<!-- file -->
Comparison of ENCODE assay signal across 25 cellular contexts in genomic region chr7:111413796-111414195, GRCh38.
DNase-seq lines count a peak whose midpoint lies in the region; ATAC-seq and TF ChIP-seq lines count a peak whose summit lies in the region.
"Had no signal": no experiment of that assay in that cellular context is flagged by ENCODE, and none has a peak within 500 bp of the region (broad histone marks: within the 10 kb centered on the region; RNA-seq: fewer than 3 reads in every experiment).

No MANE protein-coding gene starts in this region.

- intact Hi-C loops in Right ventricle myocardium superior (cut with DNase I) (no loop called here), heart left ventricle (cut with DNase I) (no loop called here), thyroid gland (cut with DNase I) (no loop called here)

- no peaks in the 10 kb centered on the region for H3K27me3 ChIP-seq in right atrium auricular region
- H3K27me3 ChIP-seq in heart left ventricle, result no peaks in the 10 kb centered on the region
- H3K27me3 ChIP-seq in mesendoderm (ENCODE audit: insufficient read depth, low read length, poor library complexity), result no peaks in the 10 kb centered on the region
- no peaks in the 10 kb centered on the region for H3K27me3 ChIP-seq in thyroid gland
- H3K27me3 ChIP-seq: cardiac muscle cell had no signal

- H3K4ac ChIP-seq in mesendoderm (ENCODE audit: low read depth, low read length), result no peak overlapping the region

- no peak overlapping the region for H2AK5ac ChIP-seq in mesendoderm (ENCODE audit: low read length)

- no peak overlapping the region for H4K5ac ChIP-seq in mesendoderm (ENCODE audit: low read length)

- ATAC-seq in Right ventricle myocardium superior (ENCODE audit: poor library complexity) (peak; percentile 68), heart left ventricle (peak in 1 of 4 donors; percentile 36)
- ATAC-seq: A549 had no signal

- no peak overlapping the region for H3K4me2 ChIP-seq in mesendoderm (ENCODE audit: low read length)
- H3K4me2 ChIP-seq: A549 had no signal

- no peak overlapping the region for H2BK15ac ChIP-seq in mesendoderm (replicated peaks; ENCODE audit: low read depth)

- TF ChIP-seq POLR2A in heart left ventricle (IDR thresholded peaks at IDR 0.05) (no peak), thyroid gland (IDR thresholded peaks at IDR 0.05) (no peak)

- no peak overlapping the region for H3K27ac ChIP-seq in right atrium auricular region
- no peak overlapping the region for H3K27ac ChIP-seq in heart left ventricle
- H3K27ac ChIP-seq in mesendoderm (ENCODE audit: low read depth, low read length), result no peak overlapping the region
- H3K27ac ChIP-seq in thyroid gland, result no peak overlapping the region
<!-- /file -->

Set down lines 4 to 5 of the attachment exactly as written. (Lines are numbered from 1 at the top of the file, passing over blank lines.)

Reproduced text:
No MANE protein-coding gene starts in this region.

- intact Hi-C loops in Right ventricle myocardium superior (cut with DNase I) (no loop called here), heart left ventricle (cut with DNase I) (no loop called here), thyroid gland (cut with DNase I) (no loop called here)